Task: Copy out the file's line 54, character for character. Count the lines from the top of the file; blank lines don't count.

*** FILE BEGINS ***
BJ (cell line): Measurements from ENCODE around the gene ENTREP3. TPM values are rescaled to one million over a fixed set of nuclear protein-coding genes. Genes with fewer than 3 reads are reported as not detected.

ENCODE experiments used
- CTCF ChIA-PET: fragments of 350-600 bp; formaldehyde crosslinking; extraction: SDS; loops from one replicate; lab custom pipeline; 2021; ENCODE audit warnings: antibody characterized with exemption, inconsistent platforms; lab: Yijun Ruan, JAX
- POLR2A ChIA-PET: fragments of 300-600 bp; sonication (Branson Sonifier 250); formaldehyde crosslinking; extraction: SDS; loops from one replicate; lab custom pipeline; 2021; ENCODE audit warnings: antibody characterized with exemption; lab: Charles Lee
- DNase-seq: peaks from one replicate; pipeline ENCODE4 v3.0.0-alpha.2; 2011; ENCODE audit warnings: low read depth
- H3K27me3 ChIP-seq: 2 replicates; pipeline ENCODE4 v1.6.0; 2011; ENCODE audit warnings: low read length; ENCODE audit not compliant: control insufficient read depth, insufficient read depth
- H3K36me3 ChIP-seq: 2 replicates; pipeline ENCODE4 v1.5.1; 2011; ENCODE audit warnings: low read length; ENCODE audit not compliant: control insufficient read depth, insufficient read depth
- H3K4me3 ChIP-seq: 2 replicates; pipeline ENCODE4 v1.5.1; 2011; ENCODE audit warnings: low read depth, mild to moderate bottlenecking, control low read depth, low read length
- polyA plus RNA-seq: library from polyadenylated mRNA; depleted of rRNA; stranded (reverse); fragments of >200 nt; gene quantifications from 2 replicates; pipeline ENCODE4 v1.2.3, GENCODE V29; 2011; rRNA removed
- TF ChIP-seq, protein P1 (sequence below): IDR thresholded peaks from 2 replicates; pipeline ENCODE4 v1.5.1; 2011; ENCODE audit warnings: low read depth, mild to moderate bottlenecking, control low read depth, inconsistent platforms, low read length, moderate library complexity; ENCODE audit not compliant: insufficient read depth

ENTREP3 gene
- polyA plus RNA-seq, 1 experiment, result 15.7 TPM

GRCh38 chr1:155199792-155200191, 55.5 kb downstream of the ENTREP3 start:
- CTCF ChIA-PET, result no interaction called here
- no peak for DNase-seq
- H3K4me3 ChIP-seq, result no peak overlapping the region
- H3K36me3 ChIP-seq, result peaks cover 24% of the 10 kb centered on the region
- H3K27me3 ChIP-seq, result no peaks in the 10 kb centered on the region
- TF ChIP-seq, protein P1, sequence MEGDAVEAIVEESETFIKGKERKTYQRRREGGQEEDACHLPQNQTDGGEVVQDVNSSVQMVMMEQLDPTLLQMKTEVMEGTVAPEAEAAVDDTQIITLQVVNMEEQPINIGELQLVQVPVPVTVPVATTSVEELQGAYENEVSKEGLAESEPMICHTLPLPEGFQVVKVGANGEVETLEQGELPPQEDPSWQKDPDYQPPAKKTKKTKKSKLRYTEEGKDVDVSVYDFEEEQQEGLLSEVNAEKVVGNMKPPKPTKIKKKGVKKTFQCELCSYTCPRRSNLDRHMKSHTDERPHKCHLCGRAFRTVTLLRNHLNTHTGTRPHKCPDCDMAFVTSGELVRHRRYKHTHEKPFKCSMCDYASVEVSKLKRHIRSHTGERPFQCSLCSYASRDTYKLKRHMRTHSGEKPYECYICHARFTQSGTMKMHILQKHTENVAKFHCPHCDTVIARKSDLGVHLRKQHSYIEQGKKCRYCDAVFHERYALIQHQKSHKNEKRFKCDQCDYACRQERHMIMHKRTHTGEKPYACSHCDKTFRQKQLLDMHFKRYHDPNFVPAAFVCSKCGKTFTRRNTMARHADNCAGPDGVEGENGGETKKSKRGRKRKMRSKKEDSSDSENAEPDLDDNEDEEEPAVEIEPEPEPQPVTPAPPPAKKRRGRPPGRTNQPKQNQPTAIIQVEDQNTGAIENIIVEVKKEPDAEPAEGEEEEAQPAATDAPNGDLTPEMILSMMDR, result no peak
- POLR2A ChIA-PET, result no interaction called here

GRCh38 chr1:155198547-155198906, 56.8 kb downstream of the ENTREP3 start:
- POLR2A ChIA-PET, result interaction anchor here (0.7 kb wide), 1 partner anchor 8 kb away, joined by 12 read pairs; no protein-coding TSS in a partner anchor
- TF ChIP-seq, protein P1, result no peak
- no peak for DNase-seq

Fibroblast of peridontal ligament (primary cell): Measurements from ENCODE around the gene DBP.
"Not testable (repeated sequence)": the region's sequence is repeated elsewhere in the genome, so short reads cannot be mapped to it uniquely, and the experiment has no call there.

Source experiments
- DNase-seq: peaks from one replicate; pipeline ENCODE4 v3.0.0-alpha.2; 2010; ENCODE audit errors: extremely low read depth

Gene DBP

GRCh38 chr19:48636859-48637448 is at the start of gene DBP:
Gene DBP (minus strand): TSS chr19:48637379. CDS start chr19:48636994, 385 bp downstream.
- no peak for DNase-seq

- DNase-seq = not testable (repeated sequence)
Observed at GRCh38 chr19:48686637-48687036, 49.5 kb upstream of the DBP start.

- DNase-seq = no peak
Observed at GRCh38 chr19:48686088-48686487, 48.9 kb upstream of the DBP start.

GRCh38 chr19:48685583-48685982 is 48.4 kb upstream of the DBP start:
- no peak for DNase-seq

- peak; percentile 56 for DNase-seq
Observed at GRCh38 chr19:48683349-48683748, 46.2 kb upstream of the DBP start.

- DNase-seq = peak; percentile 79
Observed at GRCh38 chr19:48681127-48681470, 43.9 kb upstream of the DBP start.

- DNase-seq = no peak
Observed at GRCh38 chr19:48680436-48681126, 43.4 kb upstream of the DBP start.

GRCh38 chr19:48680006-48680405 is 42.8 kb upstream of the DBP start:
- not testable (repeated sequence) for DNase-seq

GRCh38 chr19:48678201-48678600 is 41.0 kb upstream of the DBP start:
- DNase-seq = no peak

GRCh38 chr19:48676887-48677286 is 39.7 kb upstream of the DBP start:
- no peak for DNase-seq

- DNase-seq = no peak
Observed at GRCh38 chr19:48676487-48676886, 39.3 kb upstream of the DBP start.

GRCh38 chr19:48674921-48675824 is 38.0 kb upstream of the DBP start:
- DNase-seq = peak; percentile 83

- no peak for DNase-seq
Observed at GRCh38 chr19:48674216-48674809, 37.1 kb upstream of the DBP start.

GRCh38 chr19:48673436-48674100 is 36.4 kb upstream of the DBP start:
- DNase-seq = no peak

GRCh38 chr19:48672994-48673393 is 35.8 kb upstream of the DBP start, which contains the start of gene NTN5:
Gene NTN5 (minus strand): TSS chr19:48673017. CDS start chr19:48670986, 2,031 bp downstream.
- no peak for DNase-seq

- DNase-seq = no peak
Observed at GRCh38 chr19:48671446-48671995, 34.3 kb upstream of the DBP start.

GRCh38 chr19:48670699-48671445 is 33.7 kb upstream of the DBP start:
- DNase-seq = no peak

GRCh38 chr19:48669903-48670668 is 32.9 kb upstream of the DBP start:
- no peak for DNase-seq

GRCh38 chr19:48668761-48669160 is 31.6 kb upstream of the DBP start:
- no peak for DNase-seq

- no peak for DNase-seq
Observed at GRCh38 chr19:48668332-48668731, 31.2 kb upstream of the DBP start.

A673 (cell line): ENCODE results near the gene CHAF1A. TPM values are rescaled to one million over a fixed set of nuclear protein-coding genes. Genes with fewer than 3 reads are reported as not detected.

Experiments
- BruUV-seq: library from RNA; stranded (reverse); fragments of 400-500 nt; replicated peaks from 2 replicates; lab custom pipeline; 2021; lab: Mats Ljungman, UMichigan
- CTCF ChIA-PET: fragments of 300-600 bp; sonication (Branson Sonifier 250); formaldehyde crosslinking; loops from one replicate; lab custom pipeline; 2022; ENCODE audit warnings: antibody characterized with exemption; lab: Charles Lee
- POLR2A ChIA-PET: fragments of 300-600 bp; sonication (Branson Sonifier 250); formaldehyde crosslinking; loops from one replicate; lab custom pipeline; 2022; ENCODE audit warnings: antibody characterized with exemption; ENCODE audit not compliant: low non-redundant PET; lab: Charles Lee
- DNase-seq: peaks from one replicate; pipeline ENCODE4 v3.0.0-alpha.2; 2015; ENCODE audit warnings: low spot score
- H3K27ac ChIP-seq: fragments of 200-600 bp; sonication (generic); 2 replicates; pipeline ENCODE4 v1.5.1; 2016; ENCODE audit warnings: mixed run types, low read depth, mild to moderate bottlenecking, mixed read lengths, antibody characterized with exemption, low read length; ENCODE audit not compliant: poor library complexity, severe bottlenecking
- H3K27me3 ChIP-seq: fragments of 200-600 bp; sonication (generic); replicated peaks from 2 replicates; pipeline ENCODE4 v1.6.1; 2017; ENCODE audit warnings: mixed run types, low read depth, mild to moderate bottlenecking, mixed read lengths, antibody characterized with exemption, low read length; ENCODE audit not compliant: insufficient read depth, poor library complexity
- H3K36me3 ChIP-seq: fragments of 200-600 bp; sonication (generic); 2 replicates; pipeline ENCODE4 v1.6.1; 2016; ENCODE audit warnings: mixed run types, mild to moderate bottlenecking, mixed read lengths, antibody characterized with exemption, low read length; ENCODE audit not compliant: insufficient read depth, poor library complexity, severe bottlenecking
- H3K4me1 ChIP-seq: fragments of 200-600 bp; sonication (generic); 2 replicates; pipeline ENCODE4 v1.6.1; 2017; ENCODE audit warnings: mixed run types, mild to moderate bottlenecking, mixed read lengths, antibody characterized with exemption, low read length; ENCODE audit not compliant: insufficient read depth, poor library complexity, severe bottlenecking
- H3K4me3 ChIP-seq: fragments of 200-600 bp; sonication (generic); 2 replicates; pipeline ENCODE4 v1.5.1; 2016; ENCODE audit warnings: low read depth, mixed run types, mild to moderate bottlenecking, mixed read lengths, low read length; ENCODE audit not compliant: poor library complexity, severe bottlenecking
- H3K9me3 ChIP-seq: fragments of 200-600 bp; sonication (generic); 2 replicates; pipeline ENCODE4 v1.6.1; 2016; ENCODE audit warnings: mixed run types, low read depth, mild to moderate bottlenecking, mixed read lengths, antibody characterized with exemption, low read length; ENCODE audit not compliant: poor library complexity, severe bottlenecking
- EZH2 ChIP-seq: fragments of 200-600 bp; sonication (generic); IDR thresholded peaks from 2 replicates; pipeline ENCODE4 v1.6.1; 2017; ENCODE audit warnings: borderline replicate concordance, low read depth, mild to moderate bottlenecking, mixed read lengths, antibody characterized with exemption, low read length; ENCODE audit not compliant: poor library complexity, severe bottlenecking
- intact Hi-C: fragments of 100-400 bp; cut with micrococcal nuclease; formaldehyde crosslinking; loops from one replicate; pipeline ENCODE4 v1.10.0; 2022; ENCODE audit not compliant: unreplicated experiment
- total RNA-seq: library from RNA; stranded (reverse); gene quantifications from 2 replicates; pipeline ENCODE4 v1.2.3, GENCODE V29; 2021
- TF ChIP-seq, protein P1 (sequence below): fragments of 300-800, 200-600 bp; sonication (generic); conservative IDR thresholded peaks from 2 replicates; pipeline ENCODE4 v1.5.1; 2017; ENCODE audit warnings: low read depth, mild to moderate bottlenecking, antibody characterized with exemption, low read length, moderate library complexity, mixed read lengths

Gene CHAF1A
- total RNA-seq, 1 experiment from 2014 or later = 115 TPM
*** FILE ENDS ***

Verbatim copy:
- DNase-seq = peak; percentile 83